— Twenty Years of Congress, Vol. 1 (of 2) • James Gillespie Blaine

... truly the heir of creation as any young man that lived. But his lot was cast, and his youth had all the serious aspect to himself of thoughtful manhood. In the region of his art alone he hoped always to find freedom and a companionship which his home life could ...
— The Atlantic Monthly, Volume 20, No. 117, July, 1867. • Various

... therefore impossible. Yet there are several characteristics which appertain to the whole continent. The chief of these are (1) the great DRYNESS of the ATMOSPHERE—not merely its lack of rain, but its absolute freedom from moisture; (2) the remarkable INEQUALITY, or want of regularity, in the RAINFALL. Occasionally the rainfall is excessive, but a more frequent and serious cause of trouble is excessive drought. The continent ...
— Up To Date Business - Home Study Circle Library Series (Volume II.) • Various

... stand for Christianity, isn't it? It was because Jesus whanged away at social and industrial freedom, at fraternity, at love on earth, that he had to endure the Cross. He got under the upper class skin when he attacked the traditional lies of vested interests. Now why doesn't Bland preach the things ...
— The Vision Spendid • William MacLeod Raine

... and beasts with whom men only made acquaintance in hunting or slaying them, were outlawed as much as she. With all these she comes to an understanding; for Satan as the chief outlaw, imparts to his own the pleasures of natural freedom, the wild delight of living in a ...
— La Sorciere: The Witch of the Middle Ages • Jules Michelet

... in riding past the walls of Bligh, I remembered an incident in the well-known siege of that house, during the Civil Wars: How, among Waller's invading Roundhead troops, there happened to be a young scholar, a poet and lover of the Muses, fighting for the cause, as he thought, of ancient Freedom, who, one day, when the siege was being more hotly urged, pressing forward and climbing a wall, suddenly found himself in a quiet old garden by the house. And here, for a time forgetting, as it would seem, the battle, and heedless of the bullets that now and then flew past him like peevish ...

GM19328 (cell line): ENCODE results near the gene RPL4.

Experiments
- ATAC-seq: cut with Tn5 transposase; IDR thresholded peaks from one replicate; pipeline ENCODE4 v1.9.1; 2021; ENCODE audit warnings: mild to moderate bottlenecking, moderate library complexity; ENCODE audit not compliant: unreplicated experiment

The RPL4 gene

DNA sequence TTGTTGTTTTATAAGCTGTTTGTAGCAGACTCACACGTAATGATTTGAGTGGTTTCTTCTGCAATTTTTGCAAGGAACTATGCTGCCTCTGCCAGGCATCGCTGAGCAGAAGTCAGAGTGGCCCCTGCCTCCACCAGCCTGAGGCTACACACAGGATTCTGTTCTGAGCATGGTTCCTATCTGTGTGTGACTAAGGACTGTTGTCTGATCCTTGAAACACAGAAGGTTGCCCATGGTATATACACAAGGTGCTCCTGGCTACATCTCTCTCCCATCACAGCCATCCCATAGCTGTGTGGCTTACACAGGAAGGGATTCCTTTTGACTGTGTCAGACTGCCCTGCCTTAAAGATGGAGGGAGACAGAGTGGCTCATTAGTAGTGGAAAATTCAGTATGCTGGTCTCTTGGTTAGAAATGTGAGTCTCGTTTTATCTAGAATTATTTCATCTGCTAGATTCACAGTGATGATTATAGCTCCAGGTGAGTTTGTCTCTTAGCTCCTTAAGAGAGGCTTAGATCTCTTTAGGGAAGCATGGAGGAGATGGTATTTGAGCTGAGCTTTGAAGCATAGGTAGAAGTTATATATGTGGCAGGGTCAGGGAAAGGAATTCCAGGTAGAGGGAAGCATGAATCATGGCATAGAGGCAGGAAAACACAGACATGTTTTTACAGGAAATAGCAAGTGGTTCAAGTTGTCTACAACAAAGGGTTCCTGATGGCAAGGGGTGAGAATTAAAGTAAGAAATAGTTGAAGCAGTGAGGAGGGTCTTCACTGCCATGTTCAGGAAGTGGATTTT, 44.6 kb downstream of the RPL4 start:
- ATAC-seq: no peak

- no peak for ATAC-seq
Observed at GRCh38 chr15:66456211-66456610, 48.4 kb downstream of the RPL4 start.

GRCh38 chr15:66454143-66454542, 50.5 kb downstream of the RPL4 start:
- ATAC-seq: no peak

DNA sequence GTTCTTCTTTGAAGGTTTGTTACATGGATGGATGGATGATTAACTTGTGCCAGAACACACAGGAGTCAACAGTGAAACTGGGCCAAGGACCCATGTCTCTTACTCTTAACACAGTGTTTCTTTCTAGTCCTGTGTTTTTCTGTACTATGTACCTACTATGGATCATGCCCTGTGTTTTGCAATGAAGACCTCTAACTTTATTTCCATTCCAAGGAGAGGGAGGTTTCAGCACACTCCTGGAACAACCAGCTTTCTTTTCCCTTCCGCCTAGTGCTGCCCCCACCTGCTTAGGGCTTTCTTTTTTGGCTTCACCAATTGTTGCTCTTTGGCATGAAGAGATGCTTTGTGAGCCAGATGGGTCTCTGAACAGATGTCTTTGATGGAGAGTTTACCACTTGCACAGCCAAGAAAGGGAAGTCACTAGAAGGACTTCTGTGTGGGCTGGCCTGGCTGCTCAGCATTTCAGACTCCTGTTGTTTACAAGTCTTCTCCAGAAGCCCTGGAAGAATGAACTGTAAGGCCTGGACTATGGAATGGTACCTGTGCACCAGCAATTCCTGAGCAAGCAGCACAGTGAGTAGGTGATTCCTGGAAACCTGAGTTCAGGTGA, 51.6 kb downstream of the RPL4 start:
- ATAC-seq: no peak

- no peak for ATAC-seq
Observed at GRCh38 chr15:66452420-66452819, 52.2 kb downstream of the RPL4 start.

— Trivia • Logan Pearsall Smith

... strange thing, but no sooner had I passed out of sight of the sleigh than, weighted though I was, I felt my spirits rising rapidly. The freedom of movement and the exhilarating air gave my mind a new sense of liberty, and Jacqueline, who had been watching me anxiously, seeing the gloom disappear from my face, tried, first to tempt me to mirth, and then to match me in it. Sometimes we would ...
— Jacqueline of Golden River • H. M. Egbert

... Germany. I thought, as I saw the peaceful inhabitants at work in their fields, I had most probably, on the battle-field of Brandywine, walked over the bones of some of their ancestors, whom a despotic prince had torn from their happy homes, to die in a distant land, fighting against the cause of freedom. ...
— Views a-foot • J. Bayard Taylor